Inheritance tax (IHT) is a tax applied to the estate (assets, property and money) of someone who has passed away, and it can often leave families with a sizeable bill to pay.
One way to reduce the tax burden is through gifting wealth, but there are some important rules and considerations that people should be aware of before making any snap decisions, and Rebecca Williams, head of wealth planning at Brown Shipley has explained what they are.
With proper estate planning, Ms Williams said people can manage their legacy and tax affairs “most effectively”, as well as “give a head start” to the next generation.
However, she noted: “Before giving wealth away you must always make sure you have planned to secure your own financial security for the rest of your lifetime.”
As a starting point, everyone can make a gift of up to £3,000 a year to another person using their annual exemption and smaller gifts of up to £250 to any number of other people.
Ms Williams said this allows people to reduce the size of their taxable estate on death. Currently, a 40 percent inheritance tax is typically paid if a person’s estate exceeds the value of £325,000. For married couples or civil partners, it’s £650,000.
For those with children still under the age of 18, Ms Williams said: “Junior ISAs (JISAs) offer an excellent way of handing wealth on in a tax efficient manner. You can currently pay £9,000 annually into a child’s ISA, helping to build a nest egg to fund their future education, or allowing them to get a foot on the housing ladder when they’re a little older.”
“While mothers and fathers can pay into a JISA for their children, money can also be gifted by extended family and friends.”
Unlike an adult ISA, the savings cannot be touched until the child turns 18, at which point the funds can either be withdrawn or transferred into an adult ISA.
Ms Williams said: “Be aware that at 18, the money belongs to the child and they can use it as they wish.”
Another tax-efficient way of passing on wealth is the seven-year rule, which allows people to give away properties or large cash sums entirely free of tax as long as they live for seven years after the gift is made.
Ms Williams said: “If you die within seven years of making the gift, there may be inheritance tax to pay.”
In this event, the gift would be taxed at the following rates:
- If the person dies within three years of giving the gift: 40 percent
- If the person dies within three to four years: 32 percent
- If the person dies within four to five years: 24 percent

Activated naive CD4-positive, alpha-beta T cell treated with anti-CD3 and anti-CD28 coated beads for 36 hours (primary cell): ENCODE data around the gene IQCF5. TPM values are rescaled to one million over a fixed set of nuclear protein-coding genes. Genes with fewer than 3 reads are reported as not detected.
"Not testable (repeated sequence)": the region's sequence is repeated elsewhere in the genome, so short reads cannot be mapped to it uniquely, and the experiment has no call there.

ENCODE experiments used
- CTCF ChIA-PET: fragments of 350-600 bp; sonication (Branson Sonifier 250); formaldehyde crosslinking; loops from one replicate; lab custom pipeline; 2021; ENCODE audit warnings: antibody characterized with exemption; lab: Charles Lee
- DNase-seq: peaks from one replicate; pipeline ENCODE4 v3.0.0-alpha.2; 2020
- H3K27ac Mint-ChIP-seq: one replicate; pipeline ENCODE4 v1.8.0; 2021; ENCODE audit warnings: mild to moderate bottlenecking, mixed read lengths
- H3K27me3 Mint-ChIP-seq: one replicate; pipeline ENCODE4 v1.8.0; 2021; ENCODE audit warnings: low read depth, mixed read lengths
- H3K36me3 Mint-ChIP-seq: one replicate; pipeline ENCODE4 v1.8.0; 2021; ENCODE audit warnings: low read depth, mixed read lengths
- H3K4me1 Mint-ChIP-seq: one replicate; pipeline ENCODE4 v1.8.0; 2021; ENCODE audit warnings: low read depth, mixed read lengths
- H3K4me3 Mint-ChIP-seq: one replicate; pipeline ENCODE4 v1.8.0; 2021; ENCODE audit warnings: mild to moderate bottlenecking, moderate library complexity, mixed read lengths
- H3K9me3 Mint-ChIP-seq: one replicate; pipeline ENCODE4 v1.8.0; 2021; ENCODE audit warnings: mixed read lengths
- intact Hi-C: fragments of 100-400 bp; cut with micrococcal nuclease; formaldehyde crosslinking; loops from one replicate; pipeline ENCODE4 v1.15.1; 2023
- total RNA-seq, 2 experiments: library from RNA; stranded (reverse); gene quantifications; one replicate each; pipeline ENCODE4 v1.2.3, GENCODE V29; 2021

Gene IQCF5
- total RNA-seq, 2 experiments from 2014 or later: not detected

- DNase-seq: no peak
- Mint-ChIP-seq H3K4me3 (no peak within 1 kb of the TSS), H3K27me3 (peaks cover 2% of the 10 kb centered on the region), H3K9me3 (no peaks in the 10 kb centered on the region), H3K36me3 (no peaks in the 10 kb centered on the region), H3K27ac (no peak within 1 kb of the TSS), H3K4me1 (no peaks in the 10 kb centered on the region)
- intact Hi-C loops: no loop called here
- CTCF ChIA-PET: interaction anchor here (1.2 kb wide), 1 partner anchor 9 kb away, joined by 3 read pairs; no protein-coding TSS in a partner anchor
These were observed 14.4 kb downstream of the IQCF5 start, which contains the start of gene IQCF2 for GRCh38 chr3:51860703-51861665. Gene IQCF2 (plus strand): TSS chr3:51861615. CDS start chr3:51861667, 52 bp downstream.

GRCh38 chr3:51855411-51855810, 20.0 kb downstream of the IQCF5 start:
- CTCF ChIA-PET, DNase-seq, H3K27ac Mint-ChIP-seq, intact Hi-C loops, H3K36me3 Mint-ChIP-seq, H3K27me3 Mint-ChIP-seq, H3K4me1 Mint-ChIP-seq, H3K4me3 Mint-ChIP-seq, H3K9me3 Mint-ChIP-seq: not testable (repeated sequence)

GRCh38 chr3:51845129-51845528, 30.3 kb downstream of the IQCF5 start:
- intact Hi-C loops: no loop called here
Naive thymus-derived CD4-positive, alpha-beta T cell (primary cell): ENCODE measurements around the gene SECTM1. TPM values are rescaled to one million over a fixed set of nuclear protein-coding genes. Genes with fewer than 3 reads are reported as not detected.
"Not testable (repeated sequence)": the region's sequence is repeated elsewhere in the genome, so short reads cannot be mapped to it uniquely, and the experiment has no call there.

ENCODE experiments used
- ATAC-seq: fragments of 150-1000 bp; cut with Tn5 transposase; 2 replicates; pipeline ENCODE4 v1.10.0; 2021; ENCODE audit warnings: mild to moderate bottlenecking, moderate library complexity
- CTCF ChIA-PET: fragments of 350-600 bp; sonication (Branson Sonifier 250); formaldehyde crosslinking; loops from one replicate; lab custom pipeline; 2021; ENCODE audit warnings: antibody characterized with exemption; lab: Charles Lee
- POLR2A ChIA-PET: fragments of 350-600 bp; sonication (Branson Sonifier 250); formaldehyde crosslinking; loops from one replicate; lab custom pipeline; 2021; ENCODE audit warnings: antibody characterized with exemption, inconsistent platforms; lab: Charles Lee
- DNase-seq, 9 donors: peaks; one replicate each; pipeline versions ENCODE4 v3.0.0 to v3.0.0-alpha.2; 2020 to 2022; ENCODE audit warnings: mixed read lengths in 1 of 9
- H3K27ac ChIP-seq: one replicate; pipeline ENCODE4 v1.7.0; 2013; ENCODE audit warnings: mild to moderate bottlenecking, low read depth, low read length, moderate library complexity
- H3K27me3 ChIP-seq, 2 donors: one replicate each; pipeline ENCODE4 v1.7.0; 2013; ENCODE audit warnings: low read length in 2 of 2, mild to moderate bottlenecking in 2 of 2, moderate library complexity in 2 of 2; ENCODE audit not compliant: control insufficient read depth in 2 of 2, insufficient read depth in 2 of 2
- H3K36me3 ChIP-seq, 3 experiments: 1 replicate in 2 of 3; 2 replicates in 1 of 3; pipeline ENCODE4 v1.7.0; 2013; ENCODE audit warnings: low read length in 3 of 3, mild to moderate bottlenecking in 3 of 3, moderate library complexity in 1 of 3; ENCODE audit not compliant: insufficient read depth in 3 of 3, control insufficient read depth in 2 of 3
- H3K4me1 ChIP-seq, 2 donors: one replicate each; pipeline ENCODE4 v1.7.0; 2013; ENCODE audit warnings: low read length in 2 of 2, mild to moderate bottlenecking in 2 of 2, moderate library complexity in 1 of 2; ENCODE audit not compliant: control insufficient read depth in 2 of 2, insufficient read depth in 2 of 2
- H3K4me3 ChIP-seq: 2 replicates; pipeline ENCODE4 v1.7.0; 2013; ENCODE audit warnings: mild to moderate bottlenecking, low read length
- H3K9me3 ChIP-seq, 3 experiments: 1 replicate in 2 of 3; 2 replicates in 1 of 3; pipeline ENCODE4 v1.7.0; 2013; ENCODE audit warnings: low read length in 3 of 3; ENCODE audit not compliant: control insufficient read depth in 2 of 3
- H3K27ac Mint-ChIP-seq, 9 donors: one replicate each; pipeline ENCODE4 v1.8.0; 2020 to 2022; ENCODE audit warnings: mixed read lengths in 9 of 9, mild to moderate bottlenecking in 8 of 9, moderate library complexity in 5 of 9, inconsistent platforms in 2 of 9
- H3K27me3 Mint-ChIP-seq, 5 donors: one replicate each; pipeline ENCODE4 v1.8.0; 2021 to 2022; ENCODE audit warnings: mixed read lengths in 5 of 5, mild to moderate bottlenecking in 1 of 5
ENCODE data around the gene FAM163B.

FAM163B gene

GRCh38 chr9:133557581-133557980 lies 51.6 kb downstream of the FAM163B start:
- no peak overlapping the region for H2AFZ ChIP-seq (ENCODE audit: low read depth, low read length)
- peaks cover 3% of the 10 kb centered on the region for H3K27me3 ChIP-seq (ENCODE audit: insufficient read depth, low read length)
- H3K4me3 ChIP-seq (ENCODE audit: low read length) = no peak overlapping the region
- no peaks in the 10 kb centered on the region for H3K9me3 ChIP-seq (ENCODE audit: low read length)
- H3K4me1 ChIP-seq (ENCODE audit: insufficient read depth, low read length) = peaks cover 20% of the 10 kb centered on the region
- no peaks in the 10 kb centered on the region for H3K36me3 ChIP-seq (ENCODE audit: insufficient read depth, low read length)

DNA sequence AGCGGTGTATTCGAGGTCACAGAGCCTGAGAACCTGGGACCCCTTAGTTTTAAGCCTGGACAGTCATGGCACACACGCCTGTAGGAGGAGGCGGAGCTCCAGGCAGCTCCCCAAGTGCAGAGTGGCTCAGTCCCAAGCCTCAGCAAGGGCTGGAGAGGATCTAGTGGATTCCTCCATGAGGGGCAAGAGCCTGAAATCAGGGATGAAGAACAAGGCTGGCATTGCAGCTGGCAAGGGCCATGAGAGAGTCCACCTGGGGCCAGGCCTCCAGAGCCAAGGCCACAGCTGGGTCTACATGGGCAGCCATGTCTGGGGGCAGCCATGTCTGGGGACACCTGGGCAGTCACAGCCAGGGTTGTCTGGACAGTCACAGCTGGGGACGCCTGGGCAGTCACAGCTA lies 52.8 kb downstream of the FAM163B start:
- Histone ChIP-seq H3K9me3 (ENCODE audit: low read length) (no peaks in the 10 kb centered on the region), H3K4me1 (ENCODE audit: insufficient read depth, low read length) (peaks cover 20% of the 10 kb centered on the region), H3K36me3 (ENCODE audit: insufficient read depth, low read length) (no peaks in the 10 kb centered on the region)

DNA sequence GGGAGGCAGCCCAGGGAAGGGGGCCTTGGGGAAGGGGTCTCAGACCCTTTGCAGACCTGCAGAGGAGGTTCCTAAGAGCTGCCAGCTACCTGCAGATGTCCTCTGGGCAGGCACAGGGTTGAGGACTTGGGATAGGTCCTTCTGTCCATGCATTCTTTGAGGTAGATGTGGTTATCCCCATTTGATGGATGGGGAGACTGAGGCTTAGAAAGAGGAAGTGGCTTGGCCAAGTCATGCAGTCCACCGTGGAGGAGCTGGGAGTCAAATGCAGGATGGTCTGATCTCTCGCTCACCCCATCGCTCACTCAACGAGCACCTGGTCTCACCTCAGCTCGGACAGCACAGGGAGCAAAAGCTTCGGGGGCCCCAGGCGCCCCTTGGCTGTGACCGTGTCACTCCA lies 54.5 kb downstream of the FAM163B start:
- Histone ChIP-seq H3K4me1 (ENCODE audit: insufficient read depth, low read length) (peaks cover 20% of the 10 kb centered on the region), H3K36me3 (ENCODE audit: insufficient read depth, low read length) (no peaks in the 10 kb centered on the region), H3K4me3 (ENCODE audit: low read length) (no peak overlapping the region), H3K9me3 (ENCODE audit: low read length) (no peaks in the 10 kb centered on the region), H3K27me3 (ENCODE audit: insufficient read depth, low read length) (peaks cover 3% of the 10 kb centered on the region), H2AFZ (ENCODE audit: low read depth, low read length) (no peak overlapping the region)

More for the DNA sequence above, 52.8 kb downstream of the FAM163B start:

- If the person dies within five to six years: 16 percent
- If the person dies within six to seven years: Eight percent
- If the person dies after more than seven years: Zero percent.
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Delving into the seven-year gifting rules, Max Sullivan, wealth planner at Kingswood, previously told Express.co.uk : “Always, always, always keep records of any gifts you make. A simple record of when you made the gift, what it was for, and the amount should usually be enough.”
Ms Williams also explained how pensions can be utilised to reduce an IHT burden. She said: “Your pension is an excellent way of mitigating inheritance tax. Typically pensions are excluded from your taxable estate, so building a large retirement pot could be a wise estate planning tool, especially if you don’t need to draw down on it yourself.”
She added: “There are some rules to be aware of though. The amount you can contribute to your pension may be different for each person so if you’ve just had a sudden windfall, perhaps from selling a property, you can’t simply put it all into your pension pot in one go.
“Also, someone already drawing on their pension may be limited to contributions of £10,000 annually from 2023-24. If you’re not earning, then you’re limited to just £3,600 in contributions annually. This is also relevant for making pension contributions for under 18s.”
Finally, Ms Williams said that a “less well-known inheritance planning tool” is gifting out of a person’s normal expenditure.
She said: “Theoretically, it allows taxpayers to give away sums of any size – as long as they fall within their ‘normal expenditure’.”
This means gifts must be made from excess income, not savings, should not impact the person’s standard of living, and should form a regular pattern, for example monthly or annually.
Ms Williams said: “These rules are specific and can be complex and taking advice is always recommended.”
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